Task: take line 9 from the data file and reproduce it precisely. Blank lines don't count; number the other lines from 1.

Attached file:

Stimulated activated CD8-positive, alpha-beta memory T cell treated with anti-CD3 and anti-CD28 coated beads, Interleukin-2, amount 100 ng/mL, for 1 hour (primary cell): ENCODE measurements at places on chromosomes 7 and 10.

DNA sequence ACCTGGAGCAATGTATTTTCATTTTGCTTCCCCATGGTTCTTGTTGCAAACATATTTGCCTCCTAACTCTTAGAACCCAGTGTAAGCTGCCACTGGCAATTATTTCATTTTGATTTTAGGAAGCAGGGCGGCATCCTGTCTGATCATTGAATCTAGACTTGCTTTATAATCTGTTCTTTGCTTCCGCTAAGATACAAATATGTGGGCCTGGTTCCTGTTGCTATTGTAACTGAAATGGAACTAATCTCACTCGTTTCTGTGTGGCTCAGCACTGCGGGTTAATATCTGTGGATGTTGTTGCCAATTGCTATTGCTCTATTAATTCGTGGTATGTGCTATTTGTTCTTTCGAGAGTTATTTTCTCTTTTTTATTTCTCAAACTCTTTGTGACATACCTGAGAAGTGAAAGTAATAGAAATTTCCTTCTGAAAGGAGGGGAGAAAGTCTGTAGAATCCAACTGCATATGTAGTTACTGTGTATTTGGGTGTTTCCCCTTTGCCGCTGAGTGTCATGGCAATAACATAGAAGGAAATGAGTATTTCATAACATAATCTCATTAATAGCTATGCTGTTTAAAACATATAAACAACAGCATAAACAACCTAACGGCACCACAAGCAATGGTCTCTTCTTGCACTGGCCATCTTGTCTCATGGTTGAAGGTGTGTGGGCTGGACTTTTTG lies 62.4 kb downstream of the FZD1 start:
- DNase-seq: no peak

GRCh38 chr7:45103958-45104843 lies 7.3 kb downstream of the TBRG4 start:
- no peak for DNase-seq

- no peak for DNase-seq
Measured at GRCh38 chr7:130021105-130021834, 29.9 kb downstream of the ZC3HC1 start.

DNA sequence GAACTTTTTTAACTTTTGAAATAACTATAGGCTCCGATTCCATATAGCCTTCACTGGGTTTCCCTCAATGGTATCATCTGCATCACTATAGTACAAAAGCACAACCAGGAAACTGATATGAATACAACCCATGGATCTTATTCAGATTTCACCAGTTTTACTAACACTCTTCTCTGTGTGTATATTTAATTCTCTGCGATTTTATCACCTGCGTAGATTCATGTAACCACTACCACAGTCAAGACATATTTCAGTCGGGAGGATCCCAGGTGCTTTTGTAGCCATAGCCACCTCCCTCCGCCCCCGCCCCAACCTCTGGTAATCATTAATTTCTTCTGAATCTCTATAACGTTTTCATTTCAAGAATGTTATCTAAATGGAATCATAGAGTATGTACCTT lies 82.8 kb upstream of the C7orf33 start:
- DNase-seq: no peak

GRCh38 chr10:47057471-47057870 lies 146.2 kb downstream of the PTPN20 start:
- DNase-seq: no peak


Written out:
- DNase-seq: no peak